This Diet Halts Parkinson's DiseaseParkinson’s is generally considered a hereditary disorder that you either get or you don’t get depending on your genes. And if you get it, there is little you can do about it.

But a new study published in the journal Movement Disorders reveals simple diet changes that can halt the onset of Parkinson’s disease for over 17 years or even more.

The researchers devised something called the Mediterranean-DASH Intervention for Neurodegenerative Delay (MIND) diet, which was similar to the Mediterranean diet, but adjusted to focus specifically on food types that were considered to be good for the brain.

When they tested it, they found that it could prevent 54 percent of Alzheimer’s disease cases, proving that it clearly holds benefits for people who are vulnerable to neurodegenerative disorders.

The Mediterranean diet also has a strong record against cardiovascular and neurodegenerative diseases, which prompted the authors of the new study to wonder which diet was most effective at delaying the onset of Parkinson’s disease.

They decided to compare three diets: the MIND diet, the original Mediterranean diet, and the Greek Mediterranean diet.

They recruited 167 people with Parkinson’s disease and 119 seemingly healthy people through the Pacific Parkinson’s Research Centre at the University of British Columbia.

They used questionnaires to obtain information about their dietary habits, neurological health, family history of Parkinson’s disease, exercise and smoking habits, and other health information like diabetes and cardiovascular disease status.

For each diet, they were divided into groups according to their adherence to that diet. This enabled the researchers to compare the lowest adherents to each diet with the highest adherents.

Their results differed for men and women:

1. The MIND diet delayed Parkinson’s disease by up to 17.4 years in women. In men the delay in onset was only 7.4 years, possibly because men did not comply with this diet very well.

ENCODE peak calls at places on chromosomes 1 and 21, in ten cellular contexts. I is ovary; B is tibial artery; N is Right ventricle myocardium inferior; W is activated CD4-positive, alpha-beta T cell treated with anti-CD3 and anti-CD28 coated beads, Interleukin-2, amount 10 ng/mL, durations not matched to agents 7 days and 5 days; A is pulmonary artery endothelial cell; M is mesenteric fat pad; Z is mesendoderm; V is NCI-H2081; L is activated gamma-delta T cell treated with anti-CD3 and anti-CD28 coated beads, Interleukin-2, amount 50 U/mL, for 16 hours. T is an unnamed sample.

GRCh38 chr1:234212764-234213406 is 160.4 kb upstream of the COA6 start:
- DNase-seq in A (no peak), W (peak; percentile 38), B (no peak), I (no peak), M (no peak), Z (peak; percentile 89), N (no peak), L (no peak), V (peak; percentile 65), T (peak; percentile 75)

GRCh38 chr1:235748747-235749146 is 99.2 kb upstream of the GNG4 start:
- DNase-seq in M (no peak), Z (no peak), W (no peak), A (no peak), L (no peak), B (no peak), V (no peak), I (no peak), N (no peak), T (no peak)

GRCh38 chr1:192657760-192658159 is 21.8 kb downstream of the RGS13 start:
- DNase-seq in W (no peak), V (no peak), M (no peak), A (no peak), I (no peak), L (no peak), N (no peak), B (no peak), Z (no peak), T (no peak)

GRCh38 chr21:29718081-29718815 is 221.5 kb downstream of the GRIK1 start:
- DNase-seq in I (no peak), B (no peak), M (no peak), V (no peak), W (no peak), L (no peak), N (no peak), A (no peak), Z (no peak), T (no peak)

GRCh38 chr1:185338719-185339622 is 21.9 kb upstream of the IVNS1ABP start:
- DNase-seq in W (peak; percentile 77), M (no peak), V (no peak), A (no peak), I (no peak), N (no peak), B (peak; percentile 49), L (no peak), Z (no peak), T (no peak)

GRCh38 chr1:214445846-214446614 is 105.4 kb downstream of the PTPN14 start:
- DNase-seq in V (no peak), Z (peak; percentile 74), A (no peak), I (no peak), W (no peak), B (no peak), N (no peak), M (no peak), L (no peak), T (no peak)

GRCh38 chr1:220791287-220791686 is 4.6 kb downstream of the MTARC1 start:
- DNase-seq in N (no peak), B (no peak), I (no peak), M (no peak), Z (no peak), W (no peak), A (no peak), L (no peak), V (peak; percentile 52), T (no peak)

2. The Greek Mediterranean diet could delay Parkinson’s onset in women by 9.8 years and in men by 8.4 years.

3. The original Mediterranean diet was the weakest of the three, delaying Parkinson’s by 6.4 years overall.

So how exactly do these diets differ?

1. The MIND Mediterranean diet encourages green leafy vegetables, non-starchy other vegetables, berries (but not other fruit), olive oil, nuts, whole grains, fish, poultry, beans, and wine. It discourages dairy, margarine, red meat, fried food, pastries, and sweets.

2. The Greek Mediterranean diet is fairly similar, except that it limits poultry, allows limited dairy, and promotes all fruit, vegetables, and potatoes.

3. The original Mediterranean diet allows more poultry than its Greek cousin does, and even allows some fried food, but it does not promote potatoes. And unlike the MIND diet, it does allow all fruit, a wider variety of vegetables, and dairy.

Therefore, if you have a family history of Parkinson’s disease, the MIND diet is the best one to consider. And if you like fruit and potatoes, go with the Greek Mediterranean diet, which is also effective.

The most important finding of this study is that finally the medical community is opening their eyes to the fact that Parkinson’s is not unavoidable and can be held back and even reversed naturally. For years, I’ve been helping people treat their Parkinson’s naturally using the simple lifestyle changes explained here…